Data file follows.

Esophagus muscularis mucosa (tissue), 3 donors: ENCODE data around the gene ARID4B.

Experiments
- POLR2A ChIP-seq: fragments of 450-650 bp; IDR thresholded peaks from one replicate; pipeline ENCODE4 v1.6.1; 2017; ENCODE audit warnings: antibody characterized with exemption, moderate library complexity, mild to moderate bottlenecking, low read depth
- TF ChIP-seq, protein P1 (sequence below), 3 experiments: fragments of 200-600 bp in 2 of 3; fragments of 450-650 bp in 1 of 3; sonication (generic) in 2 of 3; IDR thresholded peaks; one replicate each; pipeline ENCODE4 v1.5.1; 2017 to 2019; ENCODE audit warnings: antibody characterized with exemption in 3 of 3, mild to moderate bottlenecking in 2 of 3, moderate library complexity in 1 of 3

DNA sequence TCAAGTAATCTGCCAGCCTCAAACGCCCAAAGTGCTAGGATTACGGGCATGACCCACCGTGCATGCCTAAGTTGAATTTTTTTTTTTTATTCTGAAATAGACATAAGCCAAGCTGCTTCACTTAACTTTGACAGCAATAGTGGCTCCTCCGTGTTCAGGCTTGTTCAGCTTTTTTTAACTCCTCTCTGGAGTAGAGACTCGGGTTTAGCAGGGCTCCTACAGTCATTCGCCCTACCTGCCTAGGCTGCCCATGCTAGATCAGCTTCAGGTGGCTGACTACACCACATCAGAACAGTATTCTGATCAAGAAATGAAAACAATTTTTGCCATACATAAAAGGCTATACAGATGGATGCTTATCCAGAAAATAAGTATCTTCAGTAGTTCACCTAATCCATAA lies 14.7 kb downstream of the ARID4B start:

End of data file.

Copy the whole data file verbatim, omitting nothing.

Esophagus muscularis mucosa (tissue), 3 donors: ENCODE data around the gene ARID4B.

Experiments
- POLR2A ChIP-seq: fragments of 450-650 bp; IDR thresholded peaks from one replicate; pipeline ENCODE4 v1.6.1; 2017; ENCODE audit warnings: antibody characterized with exemption, moderate library complexity, mild to moderate bottlenecking, low read depth
- TF ChIP-seq, protein P1 (sequence below), 3 experiments: fragments of 200-600 bp in 2 of 3; fragments of 450-650 bp in 1 of 3; sonication (generic) in 2 of 3; IDR thresholded peaks; one replicate each; pipeline ENCODE4 v1.5.1; 2017 to 2019; ENCODE audit warnings: antibody characterized with exemption in 3 of 3, mild to moderate bottlenecking in 2 of 3, moderate library complexity in 1 of 3

DNA sequence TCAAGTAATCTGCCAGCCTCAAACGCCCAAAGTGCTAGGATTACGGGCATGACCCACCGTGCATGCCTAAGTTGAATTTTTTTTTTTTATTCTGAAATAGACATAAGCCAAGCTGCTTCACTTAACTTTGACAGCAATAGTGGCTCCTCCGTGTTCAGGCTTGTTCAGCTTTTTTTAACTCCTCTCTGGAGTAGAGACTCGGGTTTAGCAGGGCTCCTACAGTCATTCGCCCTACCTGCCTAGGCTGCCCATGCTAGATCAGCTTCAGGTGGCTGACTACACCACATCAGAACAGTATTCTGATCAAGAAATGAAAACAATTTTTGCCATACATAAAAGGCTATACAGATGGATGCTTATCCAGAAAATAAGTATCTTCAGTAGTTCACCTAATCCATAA lies 14.7 kb downstream of the ARID4B start: